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Siemens introduces new Organic Rankine module for waste heat recovery

Siemens recently introduced an Organic Rankine Cycle (ORC) module for industrial plants or power stations for the conversion of waste heat to electricity. In an ORC system, the working medium drives a turbine, and then cools and reverts to its initial liquid state. Because waste heat produced in industrial plants or power stations often does not have enough energy to drive a turbine with steam, the Siemens ORC module system employs silicone oils, which have a lower enthalpy of vaporization than water. The Siemens system can generate electricity from waste heat of only about 300 ˚C.

The new Siemens Organic Rankine Cycle (ORC) module. Click to enlarge.

Conventional power plants usually convert only about 50% of fuel energy into electricity, and most of the waste heat is released through a cooling tower, noted Siemens. A great deal of waste heat is produced in other industries as well, such as chemicals, glass-making, paper-making and steel production. This waste heat is often used to pre-heat other substances or, if that is not possible and if the waste heat is not hot enough to drive a conventional steam turbine, the valuable energy is wasted.

The Organic Rankine Cycle (ORC) module is derived from the Rankine Cycle, a closed loop used in steam-driven heat engines. In this case, however, organic silicone oils are used as the work medium.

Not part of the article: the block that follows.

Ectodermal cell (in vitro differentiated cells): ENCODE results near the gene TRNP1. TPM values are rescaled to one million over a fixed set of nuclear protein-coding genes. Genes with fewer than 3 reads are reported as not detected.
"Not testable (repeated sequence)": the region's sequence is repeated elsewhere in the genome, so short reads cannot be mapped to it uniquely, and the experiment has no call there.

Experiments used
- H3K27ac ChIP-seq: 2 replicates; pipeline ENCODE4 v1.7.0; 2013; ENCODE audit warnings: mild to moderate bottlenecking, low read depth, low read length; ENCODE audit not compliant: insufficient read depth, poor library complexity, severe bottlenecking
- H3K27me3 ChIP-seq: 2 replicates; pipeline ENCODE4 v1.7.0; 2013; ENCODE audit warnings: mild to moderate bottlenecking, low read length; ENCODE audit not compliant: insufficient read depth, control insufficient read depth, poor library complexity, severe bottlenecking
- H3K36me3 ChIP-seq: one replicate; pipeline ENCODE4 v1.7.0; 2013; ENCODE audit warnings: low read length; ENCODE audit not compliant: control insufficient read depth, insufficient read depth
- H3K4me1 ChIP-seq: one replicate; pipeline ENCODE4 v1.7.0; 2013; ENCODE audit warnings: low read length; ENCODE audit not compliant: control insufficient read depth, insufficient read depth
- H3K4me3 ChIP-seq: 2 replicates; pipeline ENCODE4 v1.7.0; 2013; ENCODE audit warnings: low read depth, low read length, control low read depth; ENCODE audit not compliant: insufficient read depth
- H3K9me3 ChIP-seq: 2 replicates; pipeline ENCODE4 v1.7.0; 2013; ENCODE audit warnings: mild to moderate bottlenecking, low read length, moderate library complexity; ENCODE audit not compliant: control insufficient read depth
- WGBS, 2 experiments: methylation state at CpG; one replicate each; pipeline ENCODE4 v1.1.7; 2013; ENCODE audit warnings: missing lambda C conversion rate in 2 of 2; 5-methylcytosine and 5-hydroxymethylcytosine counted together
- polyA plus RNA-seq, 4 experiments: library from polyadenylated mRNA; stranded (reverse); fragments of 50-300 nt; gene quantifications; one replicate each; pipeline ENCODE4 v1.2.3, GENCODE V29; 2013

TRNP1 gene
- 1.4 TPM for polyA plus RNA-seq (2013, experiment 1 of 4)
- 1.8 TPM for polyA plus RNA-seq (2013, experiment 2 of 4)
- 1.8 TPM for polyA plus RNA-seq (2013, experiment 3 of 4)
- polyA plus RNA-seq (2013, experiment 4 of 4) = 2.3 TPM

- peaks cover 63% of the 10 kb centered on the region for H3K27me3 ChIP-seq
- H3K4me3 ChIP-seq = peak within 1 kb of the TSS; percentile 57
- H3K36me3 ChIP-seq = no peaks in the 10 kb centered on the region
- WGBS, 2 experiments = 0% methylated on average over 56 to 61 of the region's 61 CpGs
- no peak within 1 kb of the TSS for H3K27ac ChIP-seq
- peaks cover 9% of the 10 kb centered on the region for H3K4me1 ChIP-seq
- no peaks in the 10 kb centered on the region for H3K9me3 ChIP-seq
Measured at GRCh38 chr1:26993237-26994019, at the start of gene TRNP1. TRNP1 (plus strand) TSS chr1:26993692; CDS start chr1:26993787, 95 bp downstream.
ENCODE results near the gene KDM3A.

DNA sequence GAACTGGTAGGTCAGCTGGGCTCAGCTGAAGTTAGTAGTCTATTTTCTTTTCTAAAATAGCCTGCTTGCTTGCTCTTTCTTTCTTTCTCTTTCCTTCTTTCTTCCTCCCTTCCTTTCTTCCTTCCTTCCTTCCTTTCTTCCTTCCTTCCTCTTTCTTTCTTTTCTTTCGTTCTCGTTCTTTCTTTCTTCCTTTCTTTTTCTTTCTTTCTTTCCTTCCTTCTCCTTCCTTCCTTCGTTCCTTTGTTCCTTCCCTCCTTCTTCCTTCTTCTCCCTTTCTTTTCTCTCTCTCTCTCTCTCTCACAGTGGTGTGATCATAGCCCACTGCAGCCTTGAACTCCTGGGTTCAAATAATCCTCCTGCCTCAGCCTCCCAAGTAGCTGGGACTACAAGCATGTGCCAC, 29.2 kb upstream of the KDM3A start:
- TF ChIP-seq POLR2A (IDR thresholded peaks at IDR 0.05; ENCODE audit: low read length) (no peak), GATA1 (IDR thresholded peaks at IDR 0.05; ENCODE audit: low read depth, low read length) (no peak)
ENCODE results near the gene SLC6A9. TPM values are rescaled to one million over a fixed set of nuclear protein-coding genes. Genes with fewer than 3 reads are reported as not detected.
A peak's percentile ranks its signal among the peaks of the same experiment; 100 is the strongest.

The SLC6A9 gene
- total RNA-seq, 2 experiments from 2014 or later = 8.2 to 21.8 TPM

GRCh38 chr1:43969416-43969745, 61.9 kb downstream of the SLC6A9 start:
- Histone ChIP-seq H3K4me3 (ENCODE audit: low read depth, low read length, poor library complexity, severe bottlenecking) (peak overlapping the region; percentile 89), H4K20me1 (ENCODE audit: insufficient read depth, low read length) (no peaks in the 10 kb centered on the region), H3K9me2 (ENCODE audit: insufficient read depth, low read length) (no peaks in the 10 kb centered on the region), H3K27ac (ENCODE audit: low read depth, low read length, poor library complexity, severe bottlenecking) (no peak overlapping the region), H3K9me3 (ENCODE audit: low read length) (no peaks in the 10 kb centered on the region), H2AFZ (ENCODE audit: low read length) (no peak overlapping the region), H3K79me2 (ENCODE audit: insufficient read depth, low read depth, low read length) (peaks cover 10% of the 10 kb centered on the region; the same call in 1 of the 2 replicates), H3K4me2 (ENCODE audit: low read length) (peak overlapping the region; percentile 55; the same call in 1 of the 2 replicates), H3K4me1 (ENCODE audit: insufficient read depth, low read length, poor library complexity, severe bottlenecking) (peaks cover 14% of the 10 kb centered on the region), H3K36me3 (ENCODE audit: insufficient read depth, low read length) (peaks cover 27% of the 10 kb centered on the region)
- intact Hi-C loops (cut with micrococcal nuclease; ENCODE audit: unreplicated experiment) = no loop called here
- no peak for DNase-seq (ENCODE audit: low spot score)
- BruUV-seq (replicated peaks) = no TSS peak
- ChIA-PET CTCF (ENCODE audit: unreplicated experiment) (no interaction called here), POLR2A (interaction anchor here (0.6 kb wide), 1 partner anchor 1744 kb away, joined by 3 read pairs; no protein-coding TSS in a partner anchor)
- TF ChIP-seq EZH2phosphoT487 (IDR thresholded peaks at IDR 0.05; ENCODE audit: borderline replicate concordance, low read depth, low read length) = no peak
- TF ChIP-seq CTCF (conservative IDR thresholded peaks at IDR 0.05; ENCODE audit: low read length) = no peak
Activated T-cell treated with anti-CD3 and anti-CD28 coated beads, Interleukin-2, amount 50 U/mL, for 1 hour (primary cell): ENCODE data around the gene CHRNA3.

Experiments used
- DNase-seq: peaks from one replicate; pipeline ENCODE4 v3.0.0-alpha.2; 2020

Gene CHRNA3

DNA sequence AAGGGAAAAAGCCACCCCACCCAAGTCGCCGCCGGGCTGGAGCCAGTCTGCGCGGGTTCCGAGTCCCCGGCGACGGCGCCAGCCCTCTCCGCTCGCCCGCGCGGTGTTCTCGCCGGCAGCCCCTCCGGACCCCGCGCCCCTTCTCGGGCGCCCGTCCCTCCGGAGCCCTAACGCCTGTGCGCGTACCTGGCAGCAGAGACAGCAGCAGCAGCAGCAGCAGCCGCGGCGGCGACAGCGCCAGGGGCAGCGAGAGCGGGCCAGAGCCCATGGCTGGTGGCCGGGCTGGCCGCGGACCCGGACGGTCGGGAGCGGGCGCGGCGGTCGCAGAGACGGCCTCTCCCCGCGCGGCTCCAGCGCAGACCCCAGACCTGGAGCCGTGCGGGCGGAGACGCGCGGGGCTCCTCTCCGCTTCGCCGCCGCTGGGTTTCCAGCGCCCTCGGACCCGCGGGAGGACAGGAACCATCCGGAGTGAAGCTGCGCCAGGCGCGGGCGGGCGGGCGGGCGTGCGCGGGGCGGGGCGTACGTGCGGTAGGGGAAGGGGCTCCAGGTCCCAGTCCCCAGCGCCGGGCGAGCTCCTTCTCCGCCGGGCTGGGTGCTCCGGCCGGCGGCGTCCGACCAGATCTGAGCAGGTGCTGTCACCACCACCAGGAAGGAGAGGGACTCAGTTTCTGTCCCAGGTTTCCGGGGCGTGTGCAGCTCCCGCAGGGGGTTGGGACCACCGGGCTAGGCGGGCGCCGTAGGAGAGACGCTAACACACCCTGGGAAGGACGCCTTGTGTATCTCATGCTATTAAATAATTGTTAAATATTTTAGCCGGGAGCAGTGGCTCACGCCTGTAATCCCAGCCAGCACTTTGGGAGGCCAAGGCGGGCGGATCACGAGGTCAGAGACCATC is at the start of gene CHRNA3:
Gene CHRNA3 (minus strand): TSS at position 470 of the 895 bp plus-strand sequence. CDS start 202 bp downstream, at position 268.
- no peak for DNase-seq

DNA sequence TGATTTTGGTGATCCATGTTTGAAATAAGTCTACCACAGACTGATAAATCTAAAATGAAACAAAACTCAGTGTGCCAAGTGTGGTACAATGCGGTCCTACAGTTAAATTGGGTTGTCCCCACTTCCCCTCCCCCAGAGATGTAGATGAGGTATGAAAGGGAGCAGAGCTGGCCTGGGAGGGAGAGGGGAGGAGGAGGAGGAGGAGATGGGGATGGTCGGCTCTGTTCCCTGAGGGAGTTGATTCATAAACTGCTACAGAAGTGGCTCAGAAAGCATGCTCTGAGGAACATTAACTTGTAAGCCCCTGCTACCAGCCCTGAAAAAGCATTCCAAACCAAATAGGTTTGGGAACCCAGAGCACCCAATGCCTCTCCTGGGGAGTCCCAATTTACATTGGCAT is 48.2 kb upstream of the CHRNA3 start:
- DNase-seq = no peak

The oil absorbs the waste heat energy by way of a heat exchanger. It turns to vapor and drives a turbine before being completely liquefied again in a condenser and pumped back to the vaporizer. The heat released in the cooling process is also recovered to pre-heat the oil.

The ORC module has an output of up to two megawatts; variants with higher output ratings are expected to come on line in the medium term. The heart of this module is the proven SST-060 steam turbine, which has already been installed successfully more than 850 times. The silicone oil employed in this module is chlorine-free and non-toxic.



This technology could be used to increase the efficiency (and reduce GHG and cost per kWh produced) of CPPs, NGPPs and most NPPs?

An adapted smaller unit could also be used to increase the efficiency of diesel-electric locomotives, most ships, large trucks and buses etc?

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